‘Hamilton’ freestyles with Obama, returns to the (East) Room where it happens

Seven years after he famously rapped the beginnings of his “concept album” about U.S. Treasury Secretary Alexander Hamilton at the White House, Lin-Manuel Miranda returned for an encore to the room where it happened — the East Room.

It was a one-of-a-kind performance rich of symbolism and a touch of irony inspired on the Founding Father who, according to Miranda, is the embodiment of hip hop.

With portraits of George and Martha Washington staring down, the singers of “Hamilton” waxed lyrical about the former Treasury Secretary's unlikely transformation from impoverished immigrant to American historical luminary.

President Barack Obama told an audience of invited schoolchildren he hoped the story of the country's founding would teach them that in America, what's past is only the beginning.

"That's what makes America so great. You finish the story," Obama said. "We're not yet finished. This is a constant work in progress, America. We're boisterous and we're diverse.”

Referencing a line in the show, he continued: "I'm just like my country — young, scrappy and hungry. We’re full of energy and perpetually young in spirit. We are the project that never ends.

He also joked that he deserved a bit of credit for the theatrical sensation, now one of the hottest tickets on Broadway.

"'Hamilton,' I'm pretty sure, is the only thing that Dick Cheney and I agree on," Obama quipped, referring to the former vice president and avowed fan of the show.

With its fast-paced score that mixes pop ballads, hip-hop and R&B, "Hamilton" has hit a nerve on Broadway with the true story of the nation's "young, scrappy and hungry" first Treasury secretary. Obama and the first lady have been major boosters of the show, in which an African-American and Latino cast play historical figures who were, of course, white.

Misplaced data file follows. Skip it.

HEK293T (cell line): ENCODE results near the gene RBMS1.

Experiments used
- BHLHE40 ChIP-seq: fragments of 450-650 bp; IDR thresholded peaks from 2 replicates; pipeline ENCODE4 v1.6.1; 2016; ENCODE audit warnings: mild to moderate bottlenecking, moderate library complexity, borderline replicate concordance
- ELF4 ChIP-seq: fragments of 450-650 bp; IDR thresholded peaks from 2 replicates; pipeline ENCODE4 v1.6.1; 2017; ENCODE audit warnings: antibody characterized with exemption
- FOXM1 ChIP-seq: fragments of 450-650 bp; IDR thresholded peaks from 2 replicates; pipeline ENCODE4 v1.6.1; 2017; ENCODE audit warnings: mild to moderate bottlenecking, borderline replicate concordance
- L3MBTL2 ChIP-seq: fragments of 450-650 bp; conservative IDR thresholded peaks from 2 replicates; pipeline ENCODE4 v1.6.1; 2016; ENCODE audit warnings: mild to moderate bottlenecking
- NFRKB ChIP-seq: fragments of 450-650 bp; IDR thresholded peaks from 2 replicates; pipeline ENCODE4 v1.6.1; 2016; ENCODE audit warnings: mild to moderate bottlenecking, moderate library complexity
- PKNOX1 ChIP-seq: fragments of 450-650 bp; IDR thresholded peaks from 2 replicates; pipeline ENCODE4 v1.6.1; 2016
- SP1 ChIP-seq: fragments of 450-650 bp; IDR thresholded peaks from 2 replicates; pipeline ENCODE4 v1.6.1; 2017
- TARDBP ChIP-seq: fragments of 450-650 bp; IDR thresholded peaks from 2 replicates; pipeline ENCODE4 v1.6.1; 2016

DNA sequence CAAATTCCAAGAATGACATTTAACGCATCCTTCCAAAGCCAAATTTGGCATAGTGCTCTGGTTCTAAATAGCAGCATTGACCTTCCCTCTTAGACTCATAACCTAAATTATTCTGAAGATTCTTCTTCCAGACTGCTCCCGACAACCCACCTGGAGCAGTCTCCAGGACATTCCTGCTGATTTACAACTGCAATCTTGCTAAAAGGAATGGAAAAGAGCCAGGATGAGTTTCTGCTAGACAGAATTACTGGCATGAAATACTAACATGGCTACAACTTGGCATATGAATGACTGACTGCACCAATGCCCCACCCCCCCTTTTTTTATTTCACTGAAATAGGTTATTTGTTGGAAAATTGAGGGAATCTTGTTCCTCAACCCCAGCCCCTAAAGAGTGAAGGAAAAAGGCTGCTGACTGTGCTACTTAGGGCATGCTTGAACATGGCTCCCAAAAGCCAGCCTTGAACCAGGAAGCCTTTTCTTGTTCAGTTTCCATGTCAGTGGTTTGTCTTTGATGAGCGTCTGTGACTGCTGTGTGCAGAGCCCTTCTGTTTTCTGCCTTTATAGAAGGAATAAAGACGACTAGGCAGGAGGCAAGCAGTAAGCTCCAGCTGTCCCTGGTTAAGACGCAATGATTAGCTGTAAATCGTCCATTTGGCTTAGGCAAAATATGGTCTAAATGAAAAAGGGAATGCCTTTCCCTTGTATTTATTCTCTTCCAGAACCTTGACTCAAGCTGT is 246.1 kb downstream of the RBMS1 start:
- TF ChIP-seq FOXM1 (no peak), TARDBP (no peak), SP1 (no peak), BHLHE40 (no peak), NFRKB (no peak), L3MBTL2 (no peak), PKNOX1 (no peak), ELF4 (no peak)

The cast’s special appearance to the capital – on a day when the Richard Rodgers Theatre is dark – was part of an educational program that is test driving a Hamilton-inspired history curriculum.

First lady Michelle Obama – a superfan of the show – told the audience that all of the events at the White House, “this, for me, personally, is the coolest.”

The live-streamed portion of the day included a costume-free performance comprised of “Alexander Hamilton” and another rousing song “My Shot.”

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One thing that the live-stream audience didn’t see was Miranda freestyling in the Rose Garden, referencing cue cards held by the president and backed up by a Marine Corps Band drummer.

"The Oval Office, oh my God, I can't believe I'm there," he rapped. "It's so much more intense than it would be if it were square."

Himself the product of an unlikely rise to power, Obama praised the show's ability to bring "unlikely folks together." He told the show's creator that he could "use the help" in Washington.

"Lin-Manuel, if you have any ideas about a show about Congress, for example," Obama said to laughter, "now is your chance."

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The Associated Press contributed to this report.

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